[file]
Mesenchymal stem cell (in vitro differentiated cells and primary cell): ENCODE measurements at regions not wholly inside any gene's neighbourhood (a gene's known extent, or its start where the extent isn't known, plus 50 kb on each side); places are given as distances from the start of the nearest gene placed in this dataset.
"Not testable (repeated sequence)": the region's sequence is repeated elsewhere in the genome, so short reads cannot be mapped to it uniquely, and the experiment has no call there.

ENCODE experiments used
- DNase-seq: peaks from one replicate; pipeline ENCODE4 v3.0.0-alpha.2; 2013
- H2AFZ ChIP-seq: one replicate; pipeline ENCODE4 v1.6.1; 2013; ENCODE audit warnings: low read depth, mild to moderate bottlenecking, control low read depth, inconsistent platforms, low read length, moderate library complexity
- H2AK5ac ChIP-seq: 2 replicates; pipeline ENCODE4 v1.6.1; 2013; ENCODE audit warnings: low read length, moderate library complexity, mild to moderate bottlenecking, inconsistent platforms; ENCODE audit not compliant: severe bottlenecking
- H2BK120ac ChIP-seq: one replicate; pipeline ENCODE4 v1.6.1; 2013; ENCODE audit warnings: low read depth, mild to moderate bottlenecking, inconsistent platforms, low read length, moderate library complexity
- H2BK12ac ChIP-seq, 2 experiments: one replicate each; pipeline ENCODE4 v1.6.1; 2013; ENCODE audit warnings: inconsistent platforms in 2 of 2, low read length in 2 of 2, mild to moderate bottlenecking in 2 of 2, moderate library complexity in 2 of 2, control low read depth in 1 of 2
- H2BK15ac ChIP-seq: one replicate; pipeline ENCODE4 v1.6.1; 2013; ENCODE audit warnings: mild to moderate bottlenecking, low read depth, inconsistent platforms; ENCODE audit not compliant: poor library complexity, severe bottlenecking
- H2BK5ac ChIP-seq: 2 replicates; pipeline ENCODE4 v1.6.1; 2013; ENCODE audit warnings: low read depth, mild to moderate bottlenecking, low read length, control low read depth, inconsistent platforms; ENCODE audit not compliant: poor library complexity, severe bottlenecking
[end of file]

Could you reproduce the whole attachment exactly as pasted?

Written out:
Mesenchymal stem cell (in vitro differentiated cells and primary cell): ENCODE measurements at regions not wholly inside any gene's neighbourhood (a gene's known extent, or its start where the extent isn't known, plus 50 kb on each side); places are given as distances from the start of the nearest gene placed in this dataset.
"Not testable (repeated sequence)": the region's sequence is repeated elsewhere in the genome, so short reads cannot be mapped to it uniquely, and the experiment has no call there.

ENCODE experiments used
- DNase-seq: peaks from one replicate; pipeline ENCODE4 v3.0.0-alpha.2; 2013
- H2AFZ ChIP-seq: one replicate; pipeline ENCODE4 v1.6.1; 2013; ENCODE audit warnings: low read depth, mild to moderate bottlenecking, control low read depth, inconsistent platforms, low read length, moderate library complexity
- H2AK5ac ChIP-seq: 2 replicates; pipeline ENCODE4 v1.6.1; 2013; ENCODE audit warnings: low read length, moderate library complexity, mild to moderate bottlenecking, inconsistent platforms; ENCODE audit not compliant: severe bottlenecking
- H2BK120ac ChIP-seq: one replicate; pipeline ENCODE4 v1.6.1; 2013; ENCODE audit warnings: low read depth, mild to moderate bottlenecking, inconsistent platforms, low read length, moderate library complexity
- H2BK12ac ChIP-seq, 2 experiments: one replicate each; pipeline ENCODE4 v1.6.1; 2013; ENCODE audit warnings: inconsistent platforms in 2 of 2, low read length in 2 of 2, mild to moderate bottlenecking in 2 of 2, moderate library complexity in 2 of 2, control low read depth in 1 of 2
- H2BK15ac ChIP-seq: one replicate; pipeline ENCODE4 v1.6.1; 2013; ENCODE audit warnings: mild to moderate bottlenecking, low read depth, inconsistent platforms; ENCODE audit not compliant: poor library complexity, severe bottlenecking
- H2BK5ac ChIP-seq: 2 replicates; pipeline ENCODE4 v1.6.1; 2013; ENCODE audit warnings: low read depth, mild to moderate bottlenecking, low read length, control low read depth, inconsistent platforms; ENCODE audit not compliant: poor library complexity, severe bottlenecking